One step towards a circular economy is the adoption of pigging in paint manufacturing facilities. Pigging systems involve a pig: a specialized device designed to fit inside a pipeline. The pig travels through the pipeline to recover residual liquid product. Not only does this increase product yield and reduce waste, it also lowers water usage and production downtime, makes the pipeline cleaning process more efficient, and cuts down on energy consumption and emissions.
Reducing Packaging Waste
Packaging is an important part of a circular economy, and companies are increasingly developing new recyclable and biodegradable packaging options to suit a variety of substances and needs. For example, BASF offers a water-based acrylic dispersion Joncryl High-Performance Barrier (HPB), which has vapor and water resistance and can replace plastic packaging and improve the recyclability of paper-based packaging.
One of the companies taking advantage of this product is Nippon Paint China, which is using it for the company’s dry-mixed mortar series of products. This is expected to save thousands of tonnes of plastic and reuse over 9,000 tonnes of paper bags.
Dulux Paints and Coatings is taking a different tactic to reduce paint packaging waste in Australia. Its Dulux Project Earth Circular Plastic Recycling Program collects used plastic pails and tear strips pails, granulates them, and makes them into new plastic products for the paint industry such as roller trays, stirrers and painter pots. The program has already recycled over 25 tonnes of paint pails, and construction companies and contractors that take advantage of it don’t need to pay to throw away paint pails and drums that would normally go to landfills.
A Fully Circular Paint Product
German company PNZ Woodcare Manufactory has partnered with Zentek Group to produce paint and packaging that are both sustainable. “Wandfarbe ohne Abfall“ (Wall Paint Without Waste) is a solution that uses a silicate wall paint and reusable container. Silicate wall paint contains no biocides and is breathable and mold-inhibiting. It’s long-lasting and manufactured from regional resources.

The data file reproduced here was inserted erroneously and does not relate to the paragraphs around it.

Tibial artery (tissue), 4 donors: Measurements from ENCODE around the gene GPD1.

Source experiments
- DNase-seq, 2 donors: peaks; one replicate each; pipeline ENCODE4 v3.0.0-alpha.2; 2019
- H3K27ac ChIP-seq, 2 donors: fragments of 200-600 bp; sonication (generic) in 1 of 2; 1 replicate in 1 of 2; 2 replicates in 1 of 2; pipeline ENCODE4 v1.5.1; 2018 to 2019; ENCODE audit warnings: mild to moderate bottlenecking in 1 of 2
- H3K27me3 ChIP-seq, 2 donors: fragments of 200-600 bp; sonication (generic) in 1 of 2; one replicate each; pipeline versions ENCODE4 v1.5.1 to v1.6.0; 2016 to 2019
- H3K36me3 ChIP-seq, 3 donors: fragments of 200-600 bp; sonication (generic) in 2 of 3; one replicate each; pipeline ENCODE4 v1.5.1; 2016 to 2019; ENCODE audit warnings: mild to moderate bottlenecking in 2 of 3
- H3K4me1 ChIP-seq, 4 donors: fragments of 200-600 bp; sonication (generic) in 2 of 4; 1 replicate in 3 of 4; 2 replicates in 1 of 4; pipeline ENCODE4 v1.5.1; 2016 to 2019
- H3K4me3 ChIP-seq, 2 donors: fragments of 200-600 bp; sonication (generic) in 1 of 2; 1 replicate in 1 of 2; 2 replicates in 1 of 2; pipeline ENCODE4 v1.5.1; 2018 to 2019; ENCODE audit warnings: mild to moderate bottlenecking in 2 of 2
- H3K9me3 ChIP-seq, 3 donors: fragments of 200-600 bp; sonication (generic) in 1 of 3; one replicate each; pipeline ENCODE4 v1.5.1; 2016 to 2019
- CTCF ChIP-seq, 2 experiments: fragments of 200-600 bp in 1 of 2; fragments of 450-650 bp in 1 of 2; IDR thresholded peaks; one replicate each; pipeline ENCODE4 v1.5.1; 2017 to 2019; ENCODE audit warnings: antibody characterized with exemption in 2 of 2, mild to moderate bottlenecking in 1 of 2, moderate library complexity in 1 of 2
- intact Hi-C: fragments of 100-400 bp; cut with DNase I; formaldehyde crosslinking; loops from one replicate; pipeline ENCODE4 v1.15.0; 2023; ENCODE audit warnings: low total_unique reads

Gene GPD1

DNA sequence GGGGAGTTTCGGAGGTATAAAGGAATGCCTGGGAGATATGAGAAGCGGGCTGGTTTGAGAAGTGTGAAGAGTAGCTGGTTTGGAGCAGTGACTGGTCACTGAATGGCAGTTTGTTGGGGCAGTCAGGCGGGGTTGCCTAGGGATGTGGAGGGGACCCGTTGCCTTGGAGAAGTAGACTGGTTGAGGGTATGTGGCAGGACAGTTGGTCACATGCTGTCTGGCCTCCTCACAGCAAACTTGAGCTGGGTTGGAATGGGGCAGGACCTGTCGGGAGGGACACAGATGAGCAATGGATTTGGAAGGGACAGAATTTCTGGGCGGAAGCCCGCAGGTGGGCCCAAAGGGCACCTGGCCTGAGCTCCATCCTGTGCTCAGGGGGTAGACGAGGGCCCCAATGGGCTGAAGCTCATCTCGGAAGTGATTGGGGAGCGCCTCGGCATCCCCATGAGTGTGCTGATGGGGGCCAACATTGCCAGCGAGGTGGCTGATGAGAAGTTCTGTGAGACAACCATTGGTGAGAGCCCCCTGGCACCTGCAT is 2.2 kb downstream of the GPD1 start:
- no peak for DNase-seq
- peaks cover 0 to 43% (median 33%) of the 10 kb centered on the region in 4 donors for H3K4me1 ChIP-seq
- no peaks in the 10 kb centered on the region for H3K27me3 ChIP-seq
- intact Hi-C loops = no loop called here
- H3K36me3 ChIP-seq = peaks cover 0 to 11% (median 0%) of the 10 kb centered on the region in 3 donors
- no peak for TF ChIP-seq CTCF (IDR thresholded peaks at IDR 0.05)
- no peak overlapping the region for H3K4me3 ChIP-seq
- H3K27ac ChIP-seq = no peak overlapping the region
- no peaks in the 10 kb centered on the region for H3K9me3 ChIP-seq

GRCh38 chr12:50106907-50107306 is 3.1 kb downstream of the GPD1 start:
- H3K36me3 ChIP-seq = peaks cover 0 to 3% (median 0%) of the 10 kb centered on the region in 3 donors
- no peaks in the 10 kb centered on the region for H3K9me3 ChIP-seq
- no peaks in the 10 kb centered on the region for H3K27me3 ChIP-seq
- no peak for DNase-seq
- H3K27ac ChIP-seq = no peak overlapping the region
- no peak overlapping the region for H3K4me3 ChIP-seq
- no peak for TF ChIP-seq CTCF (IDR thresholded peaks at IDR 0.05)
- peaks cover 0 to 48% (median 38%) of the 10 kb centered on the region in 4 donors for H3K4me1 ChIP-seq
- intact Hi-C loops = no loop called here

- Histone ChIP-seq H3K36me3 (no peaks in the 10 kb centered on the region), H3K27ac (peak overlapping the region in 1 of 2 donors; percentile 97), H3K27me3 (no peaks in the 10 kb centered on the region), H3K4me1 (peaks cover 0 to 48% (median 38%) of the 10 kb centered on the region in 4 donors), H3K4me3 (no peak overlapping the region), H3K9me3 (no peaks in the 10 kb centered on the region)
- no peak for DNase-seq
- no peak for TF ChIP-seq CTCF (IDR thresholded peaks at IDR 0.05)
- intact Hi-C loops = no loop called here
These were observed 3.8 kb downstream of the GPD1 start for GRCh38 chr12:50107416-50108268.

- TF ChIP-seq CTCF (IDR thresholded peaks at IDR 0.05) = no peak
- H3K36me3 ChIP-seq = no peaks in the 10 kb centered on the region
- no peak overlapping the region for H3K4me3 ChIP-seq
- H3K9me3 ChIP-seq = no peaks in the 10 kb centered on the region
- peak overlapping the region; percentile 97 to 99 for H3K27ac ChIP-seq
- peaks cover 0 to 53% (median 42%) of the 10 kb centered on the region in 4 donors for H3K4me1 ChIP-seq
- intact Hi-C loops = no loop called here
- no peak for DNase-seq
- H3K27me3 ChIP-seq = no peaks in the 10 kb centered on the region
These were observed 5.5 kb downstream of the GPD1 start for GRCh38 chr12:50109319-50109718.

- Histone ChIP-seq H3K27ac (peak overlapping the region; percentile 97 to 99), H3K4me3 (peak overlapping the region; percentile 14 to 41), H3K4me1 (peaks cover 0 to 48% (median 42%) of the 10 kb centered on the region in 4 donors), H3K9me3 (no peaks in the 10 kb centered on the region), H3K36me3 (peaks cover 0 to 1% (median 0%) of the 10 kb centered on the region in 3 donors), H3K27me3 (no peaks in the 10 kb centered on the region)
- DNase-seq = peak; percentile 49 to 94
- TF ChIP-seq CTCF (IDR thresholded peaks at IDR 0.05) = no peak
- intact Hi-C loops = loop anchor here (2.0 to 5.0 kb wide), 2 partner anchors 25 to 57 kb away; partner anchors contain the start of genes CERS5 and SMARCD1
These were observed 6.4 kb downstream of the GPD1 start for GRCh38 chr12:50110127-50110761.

The bucket it’s sold in is made from HDPE and allows paint to be rolled directly from it. When the user is done with it, the bucket can be shipped back to the manufacturer for free and does not need to be cleaned first. The company cleans the buckets with pressurized water and then dries the cleaning water to reclaim the paint residue (which consists mostly of chalks and Ti02) and uses it to manufacture new paint. The buckets can be used 12-20 times, and when they reach the end of their life cycle, are shredded and used to manufacture rHDPE, which can be made into new packaging or other products.
Compared to existing single-use polypropylene buckets, this system reduces carbon emissions by 90% and microplastics by 100% due to the methods used to recycle the buckets.
While many of these products and recycling systems are still in the early stages and not widely adopted around the world, they are quickly growing in number. Government regulations and international agreements are providing both pressure and support, and consumers are increasingly demonstrating that there is demand for sustainable products. The potential financial and logistical benefits are also helping to encourage the development and adoption of circular economy practices in the global paint industry.